The Questions All Parents Hear

This question always seems to get asked when you become a parent, sooner than later you will inevitably hear it.

There must be some kind of law (which I don't know about) that obliges your relatives, your neighbors, your baker or the cashier at the bank to ask you in a more or less direct way after you have given birth. After your uterus has just recovered from 9 months of good and loyal service to your family, it would be wise (in their humble opinion), to get back to work, so that the your son does not get too used to you being around. We shouldn't want to let him grow up attached.

You are asked the question a lot actually, with a more or less cunning approach:

"How many children do you want?"

According to the answer, they will make it clear that it might be too late because you are almost thirty (I am actually 27), menopause really sets in quickly in these peoples' opinion! Depending on who I have in front of me, I fluctuate between one and ten. Each time, the opinion is the same, and it makes me laugh. I imagine them then thinking I'm either the most selfish person in the world, or that I really do not know what I am talking about. Ten kids! In any case, every time the case is closed …

"Well, when is he getting a brother?"

Ah, you got me there. How about tomorrow?! You can tell that I am pregnant can't you? You can see that I am pregnant can't you?

There are these people who, if you have a boy, will ask you for when the little brother is due, and if you have a daughter when you plan to give her a little sister. Yes, because if you have a boy first, you'll have another boy, it's just the way the math adds up. Right?

You'll notice the their impatience, and with impatience, the importance than you get busy while your son is still less than two old, it would be a matter bad parenting to stretch the age gap beyond that, they may not connect after all!

"Too bad he couldn't be a girl, I wish there was a girl in this family."

Yes, it's true, our baby happens to be a little boy. I know it sucked that it turned out to be a boy, we tried, really we did. When he popped out we were both shocked! Shocked I tell you, because we didn't know the gender beforehand and would have picked a different color had we have known. When they told us we asked if we could exchange him for a girl. But, those doctors, they did not want to exchange him for us … So now we're left with only one option, make a girl. We even saw a tutorial on the internet, it seemed complicated to say the least! I … well it's better if I leave it up to your imagination, but it is needless to say that it's mostly safe.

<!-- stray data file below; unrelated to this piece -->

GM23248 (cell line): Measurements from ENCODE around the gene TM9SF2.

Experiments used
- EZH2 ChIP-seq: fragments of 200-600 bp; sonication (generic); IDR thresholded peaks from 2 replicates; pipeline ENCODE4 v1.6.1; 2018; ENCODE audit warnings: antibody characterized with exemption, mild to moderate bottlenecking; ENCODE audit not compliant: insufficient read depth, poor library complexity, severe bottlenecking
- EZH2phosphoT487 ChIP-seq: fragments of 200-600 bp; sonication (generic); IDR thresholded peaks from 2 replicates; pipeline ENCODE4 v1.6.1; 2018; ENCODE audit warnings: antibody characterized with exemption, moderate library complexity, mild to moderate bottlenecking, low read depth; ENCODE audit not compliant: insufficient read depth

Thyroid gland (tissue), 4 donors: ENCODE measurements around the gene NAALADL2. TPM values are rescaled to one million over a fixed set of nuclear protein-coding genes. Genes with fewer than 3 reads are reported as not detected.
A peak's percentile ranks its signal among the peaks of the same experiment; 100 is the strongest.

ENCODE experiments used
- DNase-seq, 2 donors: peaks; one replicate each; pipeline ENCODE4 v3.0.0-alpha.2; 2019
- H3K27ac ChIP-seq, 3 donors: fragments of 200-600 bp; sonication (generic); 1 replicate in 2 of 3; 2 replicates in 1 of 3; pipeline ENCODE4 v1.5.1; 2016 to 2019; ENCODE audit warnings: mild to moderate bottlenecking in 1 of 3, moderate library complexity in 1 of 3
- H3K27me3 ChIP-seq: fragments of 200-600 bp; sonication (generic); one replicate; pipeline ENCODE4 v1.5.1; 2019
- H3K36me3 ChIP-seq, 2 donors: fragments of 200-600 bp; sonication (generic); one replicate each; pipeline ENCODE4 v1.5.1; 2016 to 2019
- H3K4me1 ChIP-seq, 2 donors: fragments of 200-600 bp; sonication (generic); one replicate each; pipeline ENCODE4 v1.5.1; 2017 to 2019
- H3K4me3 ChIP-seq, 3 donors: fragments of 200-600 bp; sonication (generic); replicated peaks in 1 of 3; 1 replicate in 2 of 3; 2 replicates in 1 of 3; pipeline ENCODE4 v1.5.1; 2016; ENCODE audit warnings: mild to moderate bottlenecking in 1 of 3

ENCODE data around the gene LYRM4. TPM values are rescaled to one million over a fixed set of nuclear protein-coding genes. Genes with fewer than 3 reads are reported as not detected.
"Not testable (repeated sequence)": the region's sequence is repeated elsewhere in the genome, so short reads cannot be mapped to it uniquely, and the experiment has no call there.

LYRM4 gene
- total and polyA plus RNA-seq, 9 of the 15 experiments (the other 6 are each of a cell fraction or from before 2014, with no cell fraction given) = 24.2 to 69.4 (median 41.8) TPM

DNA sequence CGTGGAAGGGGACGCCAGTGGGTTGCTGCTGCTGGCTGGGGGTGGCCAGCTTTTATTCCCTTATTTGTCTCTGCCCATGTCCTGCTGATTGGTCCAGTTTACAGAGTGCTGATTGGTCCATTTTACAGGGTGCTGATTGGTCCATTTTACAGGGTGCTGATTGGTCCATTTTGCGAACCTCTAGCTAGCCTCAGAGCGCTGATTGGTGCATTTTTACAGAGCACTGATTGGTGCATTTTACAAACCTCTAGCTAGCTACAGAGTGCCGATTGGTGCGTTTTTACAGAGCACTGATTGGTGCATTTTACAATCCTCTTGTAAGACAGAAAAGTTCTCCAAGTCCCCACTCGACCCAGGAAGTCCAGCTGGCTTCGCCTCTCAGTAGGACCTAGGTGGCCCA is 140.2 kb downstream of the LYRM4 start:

This question has the ability of horrifying me. Are people aware of what they are saying? I have not been able to answer that to this day….

"You're young, enjoy it! We don't have the same patience when the second one is there."

This one, is sneaky, smart and cunning. This little sentence, in spite of itself, makes you CRINGE!

I procrastinate on trivial questions that we have all heard, or that we will all hear one day. The real hidden question that one asks after the family interrogation, is much deeper than that. I ask myself every day, it anguishes me and scares me. It even makes me cry at times.

Would I be able to love a child other than our son?

When I think about my baby and his happiness, the one who gave me the desire to live, who made me want to overcome myself and become a better person, the one who I am today. Well….

Our child will forever remain this special child, the one on whom I have based possibly too many hopes. And although I am aware of the weight I put on his tiny shoulders, this is the treasure of my life and I am afraid that I cannot love another child as I love him.

Even today, I think that to have a second child would be to betray him. I don't see myself looking after another child, though I would in the event that one came into our lives. I don't see myself having to tell him to wait because his little brother or sister is crying and needs to be fed. I don't want to make him wait, tell him that it's everyone's turn, that he'll have a hug or my attention afterwards. He, to whom I give all my attention, all my love, should end up with only half of my attention?

If you have a more than one child I have a few questions for you:

  1. How can you love a second child so much?
  2. How do we do that?
  3. Should I share my love?
  4. Love the first one less?

I will always love my son with unconditional love, how does that work while learning to love another child? Will this love be so strong? As parents can we love so strongly twice?

So many questions in my head that are voiced through family "pressure," sometimes heavy with a growing desire to push me in the direction that they want us to go. Would I like a second child? I would like a second child, but how do I do that?

As it stands I feel like I am jumping from rock to rock with on each one of these new existential questions that scare, the next one more than the last.

This ambiguous fear where I go from here scares me and the thought of love divided anguishes me to the utmost level of my soul.

To this day, I do not yet have the answer to all these questions although they try to reassure me, and these questions are growing because I remain a human being with instincts and desires.

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